Bresha Meadows, a 15-year-old charged with aggravated murder in the death of her abusive father, may not serve jail time, as part of a tentative plea agreement announced yesterday. This resolution would avoid trial — her record would be sealed and then expunged, and Bresha would be required to complete nine months of mental health treatment.
In the early hours of July 28, 2016, Bresha shot her father with his gun while he slept on the couch. Relatives say this action put an end to years of abuse, accounts that are corroborated with police and child services accounts. In 2011, Brandi Meadows, Bresha’s mother, filled a police report accusing her husband of constant emotional, financial, and physical abuse during 17 years of marriage. She told Fox News, “[Bresha is] my hero. She helped me — she helped all of us so we could have a better life.” According to her lawyer, Ian Friedman, Bresha’s brother and sister — witnesses to the shooting — will testify that Bresha acted in self-defense.
The case has attracted international attention. A hashtag, #FreeBresha, created an online movement last fall, and her case has become a touchstone for conversations on the criminalization of domestic abuse survivors, especially black girls. Religious congregations organized “Pray4Bresha” vigils and a “Pray4Bresha Sunday” in October, when congregations lifted up Bresha’s story in sermons and prayer.
On Monday, activists, students, and family members gathered at the Trumbull County Family Court to support Bresha. The pre-trial proceedings happened behind doors, but supporters waited in the court room with “Free Bresha” buttons. Donations from these supporters and others have been vital, Martina Latessa, Bresha’s aunt, told Sojourners. Latessa said these funds had helped Bresha’s family pay for an attorney, her short stay in mental health treatment, and day-to-day expenses while the 15-year-old has been in detention. Speaking to the faith community’s support, Latessa said “It’s very important, the prayers. Bresha said she can feel it, it’s a huge empowerment.”
To these family, friends, and supporters, Bresha has become something of a hero, the face of a long-overdue conversation on domestic abuse, self-defense, and empowerment. But not everyone sees her case this way. Jonathan Meadows’ family says Meadows, Bresha’s father, was not abusive. Meadows’ sister Lena Cooper described the shooting as the act of a disturbed child, and said that the act was “ cold, calculated.”
And the court system is not treating this as an open and shut self-defense case. The prosecutor is charging Bresha with aggravated murder, defined by the state of Ohio as “purposely and with prior calculation and design [causing] the death of another.”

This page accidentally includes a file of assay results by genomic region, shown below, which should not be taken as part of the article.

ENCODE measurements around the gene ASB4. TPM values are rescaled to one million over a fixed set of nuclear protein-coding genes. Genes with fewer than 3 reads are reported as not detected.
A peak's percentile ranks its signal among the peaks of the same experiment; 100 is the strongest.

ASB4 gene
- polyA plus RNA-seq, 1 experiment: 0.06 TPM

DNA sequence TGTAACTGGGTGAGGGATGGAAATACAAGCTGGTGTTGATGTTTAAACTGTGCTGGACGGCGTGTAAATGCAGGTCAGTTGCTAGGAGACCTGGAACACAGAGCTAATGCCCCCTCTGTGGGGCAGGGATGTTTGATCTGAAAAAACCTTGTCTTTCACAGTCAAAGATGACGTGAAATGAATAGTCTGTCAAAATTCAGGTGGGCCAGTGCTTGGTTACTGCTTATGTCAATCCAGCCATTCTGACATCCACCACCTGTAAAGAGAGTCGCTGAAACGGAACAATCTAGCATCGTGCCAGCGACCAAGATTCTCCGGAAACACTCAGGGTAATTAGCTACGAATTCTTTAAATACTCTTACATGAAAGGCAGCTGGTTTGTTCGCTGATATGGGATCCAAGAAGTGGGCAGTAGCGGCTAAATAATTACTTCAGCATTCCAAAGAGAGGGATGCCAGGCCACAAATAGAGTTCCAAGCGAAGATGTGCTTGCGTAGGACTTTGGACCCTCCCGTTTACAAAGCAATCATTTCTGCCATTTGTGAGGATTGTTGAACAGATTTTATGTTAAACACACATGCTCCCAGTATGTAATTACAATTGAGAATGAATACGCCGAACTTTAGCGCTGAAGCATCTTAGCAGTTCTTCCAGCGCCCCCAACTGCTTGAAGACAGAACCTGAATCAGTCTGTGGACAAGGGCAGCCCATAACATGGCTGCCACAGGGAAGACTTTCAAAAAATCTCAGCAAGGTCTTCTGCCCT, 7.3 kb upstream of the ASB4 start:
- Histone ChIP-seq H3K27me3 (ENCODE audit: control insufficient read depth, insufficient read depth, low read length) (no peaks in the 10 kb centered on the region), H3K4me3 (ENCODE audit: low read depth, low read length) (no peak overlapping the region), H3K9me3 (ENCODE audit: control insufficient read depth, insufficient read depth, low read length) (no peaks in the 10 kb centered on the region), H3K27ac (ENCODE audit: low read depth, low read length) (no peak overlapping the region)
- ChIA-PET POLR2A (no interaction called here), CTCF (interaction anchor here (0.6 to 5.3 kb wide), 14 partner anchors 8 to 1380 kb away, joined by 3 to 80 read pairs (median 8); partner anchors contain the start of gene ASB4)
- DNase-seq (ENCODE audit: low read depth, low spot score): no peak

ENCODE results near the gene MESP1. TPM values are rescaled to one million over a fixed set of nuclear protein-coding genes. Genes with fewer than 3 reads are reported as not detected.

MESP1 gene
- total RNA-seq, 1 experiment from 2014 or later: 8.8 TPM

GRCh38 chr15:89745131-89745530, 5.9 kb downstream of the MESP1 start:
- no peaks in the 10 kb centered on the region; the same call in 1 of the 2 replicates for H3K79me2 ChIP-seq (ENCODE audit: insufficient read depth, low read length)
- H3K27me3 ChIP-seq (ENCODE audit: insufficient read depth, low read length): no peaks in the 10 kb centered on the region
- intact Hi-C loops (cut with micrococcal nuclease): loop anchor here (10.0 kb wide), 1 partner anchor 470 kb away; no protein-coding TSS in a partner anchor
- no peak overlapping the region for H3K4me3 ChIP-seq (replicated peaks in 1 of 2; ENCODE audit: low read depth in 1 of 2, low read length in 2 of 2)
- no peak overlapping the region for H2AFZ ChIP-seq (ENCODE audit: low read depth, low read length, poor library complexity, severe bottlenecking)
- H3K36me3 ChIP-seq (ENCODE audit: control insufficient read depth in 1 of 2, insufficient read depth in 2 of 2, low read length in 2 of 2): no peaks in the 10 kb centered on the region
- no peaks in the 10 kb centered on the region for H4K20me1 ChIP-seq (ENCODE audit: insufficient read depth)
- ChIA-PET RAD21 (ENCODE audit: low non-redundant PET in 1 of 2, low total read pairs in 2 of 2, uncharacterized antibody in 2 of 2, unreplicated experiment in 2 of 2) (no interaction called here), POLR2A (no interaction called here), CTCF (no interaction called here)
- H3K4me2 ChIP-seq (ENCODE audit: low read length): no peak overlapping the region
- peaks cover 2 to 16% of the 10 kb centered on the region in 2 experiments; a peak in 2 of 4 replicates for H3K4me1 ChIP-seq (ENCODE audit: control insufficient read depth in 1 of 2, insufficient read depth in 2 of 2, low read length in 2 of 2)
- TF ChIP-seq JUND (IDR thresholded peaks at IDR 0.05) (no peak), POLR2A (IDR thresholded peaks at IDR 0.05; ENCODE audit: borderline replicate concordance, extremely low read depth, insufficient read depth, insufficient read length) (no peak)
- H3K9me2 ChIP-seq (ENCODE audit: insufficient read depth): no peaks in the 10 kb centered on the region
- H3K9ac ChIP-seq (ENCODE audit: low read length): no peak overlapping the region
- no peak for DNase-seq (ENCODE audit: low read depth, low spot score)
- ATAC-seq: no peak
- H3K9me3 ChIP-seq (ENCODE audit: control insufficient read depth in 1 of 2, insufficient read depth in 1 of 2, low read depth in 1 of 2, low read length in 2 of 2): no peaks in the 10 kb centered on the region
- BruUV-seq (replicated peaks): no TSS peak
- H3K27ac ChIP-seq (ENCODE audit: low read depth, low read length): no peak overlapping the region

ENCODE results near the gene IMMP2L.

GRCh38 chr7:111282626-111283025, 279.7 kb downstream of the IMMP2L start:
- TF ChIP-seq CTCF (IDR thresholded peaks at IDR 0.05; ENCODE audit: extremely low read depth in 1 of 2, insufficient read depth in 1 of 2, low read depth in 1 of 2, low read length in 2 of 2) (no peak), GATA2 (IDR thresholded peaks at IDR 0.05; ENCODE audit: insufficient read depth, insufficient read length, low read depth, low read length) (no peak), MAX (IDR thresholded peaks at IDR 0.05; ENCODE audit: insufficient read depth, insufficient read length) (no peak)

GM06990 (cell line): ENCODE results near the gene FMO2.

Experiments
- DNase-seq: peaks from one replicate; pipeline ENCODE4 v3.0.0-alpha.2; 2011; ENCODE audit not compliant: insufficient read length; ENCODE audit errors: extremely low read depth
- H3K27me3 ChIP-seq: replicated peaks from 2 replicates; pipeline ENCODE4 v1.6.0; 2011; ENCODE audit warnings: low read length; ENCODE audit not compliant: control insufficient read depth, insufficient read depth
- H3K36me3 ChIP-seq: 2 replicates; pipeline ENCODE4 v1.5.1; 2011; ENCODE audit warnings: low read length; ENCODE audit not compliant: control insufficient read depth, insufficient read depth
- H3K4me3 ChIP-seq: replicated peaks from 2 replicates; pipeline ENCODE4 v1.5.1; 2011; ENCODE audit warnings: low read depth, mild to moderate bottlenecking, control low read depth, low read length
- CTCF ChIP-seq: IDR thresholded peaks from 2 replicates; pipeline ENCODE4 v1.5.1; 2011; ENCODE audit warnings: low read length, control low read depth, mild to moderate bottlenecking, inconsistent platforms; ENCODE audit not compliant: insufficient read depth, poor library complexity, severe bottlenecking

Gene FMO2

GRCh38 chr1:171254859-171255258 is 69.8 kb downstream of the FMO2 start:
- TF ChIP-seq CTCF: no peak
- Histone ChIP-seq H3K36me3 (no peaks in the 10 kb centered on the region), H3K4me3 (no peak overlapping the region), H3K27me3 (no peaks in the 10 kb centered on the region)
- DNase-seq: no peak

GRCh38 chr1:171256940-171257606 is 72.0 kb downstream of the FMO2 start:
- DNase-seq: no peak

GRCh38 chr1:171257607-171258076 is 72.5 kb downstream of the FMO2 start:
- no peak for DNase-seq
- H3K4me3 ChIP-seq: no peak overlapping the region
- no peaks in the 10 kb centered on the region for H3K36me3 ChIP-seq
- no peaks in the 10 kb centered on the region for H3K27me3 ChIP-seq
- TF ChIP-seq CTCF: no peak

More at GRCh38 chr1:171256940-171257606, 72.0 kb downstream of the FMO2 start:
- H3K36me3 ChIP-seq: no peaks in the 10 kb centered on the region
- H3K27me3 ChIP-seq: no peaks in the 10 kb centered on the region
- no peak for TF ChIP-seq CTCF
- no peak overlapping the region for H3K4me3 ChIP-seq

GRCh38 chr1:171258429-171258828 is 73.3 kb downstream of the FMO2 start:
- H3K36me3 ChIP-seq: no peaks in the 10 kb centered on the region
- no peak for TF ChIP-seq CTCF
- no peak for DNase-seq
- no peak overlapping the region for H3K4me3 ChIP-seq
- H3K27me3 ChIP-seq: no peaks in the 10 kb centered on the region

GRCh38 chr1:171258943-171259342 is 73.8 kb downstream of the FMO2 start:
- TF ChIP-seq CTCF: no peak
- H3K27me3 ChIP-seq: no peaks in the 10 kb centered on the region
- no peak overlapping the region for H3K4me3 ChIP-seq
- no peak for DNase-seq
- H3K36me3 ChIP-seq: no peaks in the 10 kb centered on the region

Her case has remained in juvenile court. If convicted of aggravated murder, Bresha can only be incarcerated until she is 21.
She has already been incarcerated for 284 days. Average pre-trail detention time for juveniles is 10-12 days.
Friedman filed for Bresha’s release from Trumbull County Juvenile Detention Center, arguing that detention was cruel and unusual in Bresha’s circumstance because the facility is not equipped to treat her PTSD and depression. “You have a child who by all accounts has sustained extreme trauma from a life of exposure to abuse, and then you take her and put her in a jail without professional mental health care,” Friedman told Sojourners. “It doesn’t make any sense.”
In a May 5 written order, Judge Pamela Rintala denied Bresha a release with a bond, stating the child would not be able to get the in-patient treatment she needs in the short time before her May 22 court date.
Nevertheless, Friedman and Bresha’s family are optimistic regarding the tentative plea deal. After discussion the deal with the judge on Monday, Friedman told reporters at the courthouse, “Under any circumstance, [even] if the allegations here were to be found untrue, unfounded, she still is gonna need treatment, I don’t think any reasonable person believes this just ends and she goes back to school and everything is all fine and good. A treatment sentence meets the desires of the family, and we as council would be comfortable with that as well.”
But organizers with Free Bresha voiced concerns with the deal. In a statement on their website, organizers said, “We maintain that being forced to be at a facility is not freedom and it is not care.”
On May 22, all parties involved will finalize the plea resolution. If the details of the tentative plea deal cannot be resolved between all parties, the case will go to trial in October.